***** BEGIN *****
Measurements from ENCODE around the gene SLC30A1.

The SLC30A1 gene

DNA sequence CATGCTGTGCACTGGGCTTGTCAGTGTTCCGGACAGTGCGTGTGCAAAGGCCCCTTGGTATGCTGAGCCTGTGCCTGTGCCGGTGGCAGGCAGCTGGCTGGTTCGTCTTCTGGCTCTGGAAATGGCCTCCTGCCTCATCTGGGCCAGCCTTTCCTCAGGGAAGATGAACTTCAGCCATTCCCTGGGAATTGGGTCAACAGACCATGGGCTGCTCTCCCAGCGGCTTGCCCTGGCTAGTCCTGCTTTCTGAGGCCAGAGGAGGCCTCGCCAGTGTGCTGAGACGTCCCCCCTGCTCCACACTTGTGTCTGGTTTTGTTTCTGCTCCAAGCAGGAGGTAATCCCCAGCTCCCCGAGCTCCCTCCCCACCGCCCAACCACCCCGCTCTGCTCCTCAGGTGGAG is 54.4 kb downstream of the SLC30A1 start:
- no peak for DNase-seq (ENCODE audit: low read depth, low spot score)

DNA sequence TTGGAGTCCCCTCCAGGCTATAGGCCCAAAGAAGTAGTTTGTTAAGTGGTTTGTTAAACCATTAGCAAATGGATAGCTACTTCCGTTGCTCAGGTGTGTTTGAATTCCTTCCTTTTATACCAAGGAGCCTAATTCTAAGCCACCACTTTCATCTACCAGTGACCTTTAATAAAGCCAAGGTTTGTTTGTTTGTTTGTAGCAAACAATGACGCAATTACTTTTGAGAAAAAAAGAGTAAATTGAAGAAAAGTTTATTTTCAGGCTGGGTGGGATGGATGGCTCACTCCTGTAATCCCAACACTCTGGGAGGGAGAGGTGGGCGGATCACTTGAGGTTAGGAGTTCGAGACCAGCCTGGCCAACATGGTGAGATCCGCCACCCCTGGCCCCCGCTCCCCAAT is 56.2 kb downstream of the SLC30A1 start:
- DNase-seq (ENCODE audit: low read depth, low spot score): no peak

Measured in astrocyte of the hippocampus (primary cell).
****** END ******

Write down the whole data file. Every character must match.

Measurements from ENCODE around the gene SLC30A1.

The SLC30A1 gene

DNA sequence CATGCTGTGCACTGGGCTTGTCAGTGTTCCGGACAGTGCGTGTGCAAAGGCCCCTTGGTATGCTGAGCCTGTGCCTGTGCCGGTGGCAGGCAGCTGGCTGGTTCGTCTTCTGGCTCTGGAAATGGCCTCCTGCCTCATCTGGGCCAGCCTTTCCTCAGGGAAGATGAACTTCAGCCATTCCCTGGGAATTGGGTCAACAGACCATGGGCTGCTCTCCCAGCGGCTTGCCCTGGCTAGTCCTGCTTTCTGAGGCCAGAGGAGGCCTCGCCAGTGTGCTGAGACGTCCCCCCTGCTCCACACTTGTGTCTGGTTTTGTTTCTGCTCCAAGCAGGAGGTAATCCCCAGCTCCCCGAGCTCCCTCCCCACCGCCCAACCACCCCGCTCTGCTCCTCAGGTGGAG is 54.4 kb downstream of the SLC30A1 start:
- no peak for DNase-seq (ENCODE audit: low read depth, low spot score)

DNA sequence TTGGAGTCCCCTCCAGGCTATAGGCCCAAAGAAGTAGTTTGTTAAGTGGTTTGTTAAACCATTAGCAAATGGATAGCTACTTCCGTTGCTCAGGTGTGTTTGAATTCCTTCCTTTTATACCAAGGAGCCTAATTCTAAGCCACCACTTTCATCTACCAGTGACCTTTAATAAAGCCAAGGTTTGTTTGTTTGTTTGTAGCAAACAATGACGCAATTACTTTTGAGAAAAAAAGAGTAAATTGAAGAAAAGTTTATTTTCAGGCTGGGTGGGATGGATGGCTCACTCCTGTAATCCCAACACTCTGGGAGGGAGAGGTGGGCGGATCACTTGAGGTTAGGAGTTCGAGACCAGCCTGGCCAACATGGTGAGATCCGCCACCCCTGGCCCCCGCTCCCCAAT is 56.2 kb downstream of the SLC30A1 start:
- DNase-seq (ENCODE audit: low read depth, low spot score): no peak

Measured in astrocyte of the hippocampus (primary cell).